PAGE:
Interim Saints - April 3rd
PANCRAS, bishop of Taormina, martyr (1st cent)
In all probability the main outline of the story of S. Pancras is true,
but we must certainly receive the details with caution. He is said to
have been sent by S. Peter into Sicily to preach the Gospel, and this
he did with considerable success . . . S. Pancras sealed his testimony
by his blood, for he was stoned to death.
AGAPE, CHIONIA, and IRENE, virgin martyrs (about A.D. 290)
Agape, Chionia and Irene were three sisters, virgins, young, beauticul
and God-fearing, who lived near Aquileia in the reign of Diocletian . .
. But Diocletian had the virgins apprehended, and brought before him,
and he bade them renounce their madness and adore idols . . .
Needless to say, they would not.
ULPIAN, martyr (A.D. 304)
Ulpian or Vulpian was a youth of Tyre, who as cast into the sea in a
leathern sack together with a dog and an asp, which were sown up in it
URBICIUS, bishop of Clermont (about A.D. 312)
S. Urbicius was a Senator, and was elected to be bishop of Clermont,
whereupon he separated from his wife and bade her live in a convent.
But after a while the woman yearned to be back with her husband, and
she came to him saying, "Why dost thou shut the door against me? Why
dost thou not receive me, thine own wife? Listen to the words of S.
Paul, 'Defraud ye not one the other, except it be with consent for a
time, that ye may give yourselves to fasting and prayer, and then come
together again.' I am thine own wife, and now I return to thee."
. . . Now a daughter was born to him after his reunion with his wife,
who entered into the religious estate, and all three lie buried
together, says S. Gregory, in the crypt of Cantobenum.
NICETAS, abbot and confessor (A.D. 824)
This saint was one of the many sufferers in the Iconoclastic
persecution carried on by Leo the Armenian, after the tranquillity
enjoyed during the reigns of the Empress Irene, Nicephorus, and Michael
JOSEPH THE HYMNOGRAPHER, confessor (A.D. 883)
A Sicilian by birth, Joseph of the Studium left his native country on
its occupation by the Mahometans in 830, and went to thessalonica,
where he embraced the monastic life . . . He is by far the most
prolific of hymn-writers.
Here is a specimen of Joseph's hymnography, translated by the
indefatigable J.M. Neale:
Stars of the morning, so gloriously bright,
Filled with celestial resplendence and light,
These that, where night never followeth day,
Raise the Trisagion ever and ay:
These are thy counsellors, these dost thou own,
Lord God of Sabaoth, nearest thy throne;
These are thy ministers, these dost thou send,
Help of the helpless ones! man to defend.
These keep the guard amid Salem's dear bowers;
Thrones, Principalities, Virtues and Powers;
Where, with the Living Ones, mystical Four,
Cherubim, Seraphim, bow and adore.
'Who like the Lord?' thunders Michael the Chief;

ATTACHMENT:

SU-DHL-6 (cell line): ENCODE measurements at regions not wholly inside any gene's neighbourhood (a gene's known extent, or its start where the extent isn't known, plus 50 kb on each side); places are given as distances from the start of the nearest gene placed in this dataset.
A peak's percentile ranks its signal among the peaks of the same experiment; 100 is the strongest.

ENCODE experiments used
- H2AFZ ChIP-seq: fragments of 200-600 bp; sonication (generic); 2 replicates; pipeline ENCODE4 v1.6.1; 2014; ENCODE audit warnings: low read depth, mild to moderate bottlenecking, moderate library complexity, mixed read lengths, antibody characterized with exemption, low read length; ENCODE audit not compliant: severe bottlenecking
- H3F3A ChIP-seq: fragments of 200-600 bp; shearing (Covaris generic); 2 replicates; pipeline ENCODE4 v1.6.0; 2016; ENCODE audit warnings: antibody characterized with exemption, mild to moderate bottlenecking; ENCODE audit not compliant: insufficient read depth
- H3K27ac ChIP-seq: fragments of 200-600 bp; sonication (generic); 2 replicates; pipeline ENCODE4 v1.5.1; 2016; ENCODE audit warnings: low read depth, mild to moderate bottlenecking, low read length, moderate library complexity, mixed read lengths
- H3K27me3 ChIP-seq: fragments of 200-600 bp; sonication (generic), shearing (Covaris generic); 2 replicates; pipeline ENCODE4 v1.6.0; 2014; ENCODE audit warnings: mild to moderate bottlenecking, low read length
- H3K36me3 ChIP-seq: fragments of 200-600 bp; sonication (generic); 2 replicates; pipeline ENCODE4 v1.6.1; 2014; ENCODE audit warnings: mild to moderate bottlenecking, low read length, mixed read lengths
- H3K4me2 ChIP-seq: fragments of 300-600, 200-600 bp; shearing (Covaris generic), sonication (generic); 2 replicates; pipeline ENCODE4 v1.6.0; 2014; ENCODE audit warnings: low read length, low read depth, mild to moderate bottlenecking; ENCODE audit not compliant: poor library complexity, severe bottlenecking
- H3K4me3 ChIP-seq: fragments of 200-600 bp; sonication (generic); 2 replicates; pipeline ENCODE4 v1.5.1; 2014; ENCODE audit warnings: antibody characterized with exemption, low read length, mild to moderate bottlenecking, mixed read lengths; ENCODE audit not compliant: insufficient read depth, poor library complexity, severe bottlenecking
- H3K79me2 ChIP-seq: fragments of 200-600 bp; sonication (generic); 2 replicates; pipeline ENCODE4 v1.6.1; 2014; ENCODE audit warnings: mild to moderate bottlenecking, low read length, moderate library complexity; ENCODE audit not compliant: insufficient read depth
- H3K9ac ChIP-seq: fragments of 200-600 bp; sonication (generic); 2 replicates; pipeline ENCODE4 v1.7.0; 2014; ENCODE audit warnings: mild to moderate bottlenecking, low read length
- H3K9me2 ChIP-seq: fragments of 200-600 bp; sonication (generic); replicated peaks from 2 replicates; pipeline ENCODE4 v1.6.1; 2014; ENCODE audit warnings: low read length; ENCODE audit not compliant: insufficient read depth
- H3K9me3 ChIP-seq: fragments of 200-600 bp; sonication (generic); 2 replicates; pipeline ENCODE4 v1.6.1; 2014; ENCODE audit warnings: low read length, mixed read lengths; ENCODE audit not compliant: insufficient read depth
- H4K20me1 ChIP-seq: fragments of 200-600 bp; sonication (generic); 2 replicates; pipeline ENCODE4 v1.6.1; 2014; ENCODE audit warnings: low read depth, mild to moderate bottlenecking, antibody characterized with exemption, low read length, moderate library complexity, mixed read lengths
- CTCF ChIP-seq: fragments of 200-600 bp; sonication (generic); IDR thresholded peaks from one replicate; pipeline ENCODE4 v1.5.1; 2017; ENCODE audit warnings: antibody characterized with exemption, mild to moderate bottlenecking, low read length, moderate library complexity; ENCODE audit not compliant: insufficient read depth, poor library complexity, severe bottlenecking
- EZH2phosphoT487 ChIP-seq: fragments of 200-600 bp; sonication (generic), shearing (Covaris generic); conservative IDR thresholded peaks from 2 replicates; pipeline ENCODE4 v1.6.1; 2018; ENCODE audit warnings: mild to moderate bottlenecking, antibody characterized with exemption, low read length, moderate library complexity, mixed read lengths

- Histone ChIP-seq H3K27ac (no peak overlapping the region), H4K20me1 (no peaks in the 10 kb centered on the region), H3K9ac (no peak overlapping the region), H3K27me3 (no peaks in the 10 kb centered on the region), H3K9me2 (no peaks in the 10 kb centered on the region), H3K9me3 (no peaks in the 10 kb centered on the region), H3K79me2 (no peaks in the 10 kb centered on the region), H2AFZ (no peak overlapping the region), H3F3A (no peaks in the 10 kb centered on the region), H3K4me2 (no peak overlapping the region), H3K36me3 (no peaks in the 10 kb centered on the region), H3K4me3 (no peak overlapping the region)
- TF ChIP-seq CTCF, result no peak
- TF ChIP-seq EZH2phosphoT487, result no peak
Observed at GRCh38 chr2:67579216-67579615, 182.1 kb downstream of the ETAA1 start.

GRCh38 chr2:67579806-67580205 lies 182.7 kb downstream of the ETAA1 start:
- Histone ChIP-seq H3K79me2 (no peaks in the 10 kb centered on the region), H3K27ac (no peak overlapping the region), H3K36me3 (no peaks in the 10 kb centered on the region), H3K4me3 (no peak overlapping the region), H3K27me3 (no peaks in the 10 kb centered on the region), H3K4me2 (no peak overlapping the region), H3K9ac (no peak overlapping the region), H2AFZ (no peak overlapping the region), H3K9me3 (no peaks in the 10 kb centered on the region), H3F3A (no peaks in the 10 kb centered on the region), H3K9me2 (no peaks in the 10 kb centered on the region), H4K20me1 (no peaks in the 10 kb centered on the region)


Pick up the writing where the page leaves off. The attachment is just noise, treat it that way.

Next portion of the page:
Raphael, 'the Cure of God,' comforteth grief;
And, as at Nazareth, prophet of peace,
Gabriel, 'the Light of God,' bringeth release.
Then, when the earth was first poised in mid space,
then, when the planets first sped on their race,
Then, when were ended the six days' employ,
Then all the Sons of God shouted for joy.
Still let them succour us; still let them fight,
Lord of angelic hosts, battling for right;
Till, where their anthems they ceaselessly pour,
We with the Angels may bow and adore.
RICHARD, bishop of Chichester (A.D. 1253)
S. Richard was the second son of Richard Backedine and Alice, his wife,
of Wyke, in the diocese of Worcester . . . After that, S. Richard went
to Oxford, and thence to continue his studies in Paris, and there he
lodged in the same room with two other poor scholars, and fed on bread
and porridge (potagium); and so poor were they that the three had only
one respectable coat between them, and could only go alternately to the
lectures in the coat, whilst the others sat at home without. thence he
returned to Oxford, that he might take his degree in his own land . . .
>From Oxford S. Richard went to the then celebrated university of
Bologna, where he remained seven years, and became so proficient in
canon law that the professor would have married him to his only
daughter . . .
To St Richard is ascribed the famous prayer (with what authenticity I
know not, others on the list will surely know):
"Thanks be to thee, O Lord Jesu Christ, for all the cruel pains thou
hast borne for me; for all the many blessings thou has won for me. O
holy Jesu, most merciful Redeemer, friend and brother, may I know thee
more clearly, love thee more dearly, and follow thee more nearly.
BENEDICT THE BLACK, confessor (A.D. 1589)
S. Benedict the Blackamore was born in Sicily, about the year 1525, of
slave parents of negro race. His father's name was Christopher
Manasseri, and his mother's was Diana Lercan. They were both
Christians. They lived together in continence, as they could not
endure the prospect of children being born to them who would continue
in the same miserable slavery as themselves. However, their master
having promised to give freedom to their firstborn, heaven bestowed on
them a son, whom they called Benedict . . . At the age of twenty-one,
feeling a divine call, he sold his oxen, and entered the order of the
hermits of S. Francis . . . In 1578, he was appointed superior of the
convent of Santa Maria. As soon as his turn of tenure was expired, he
was made instructor of novices, and then again, cook. In February,
1589, S. Benedict fell ill, and lingered on till April 3rd, when he
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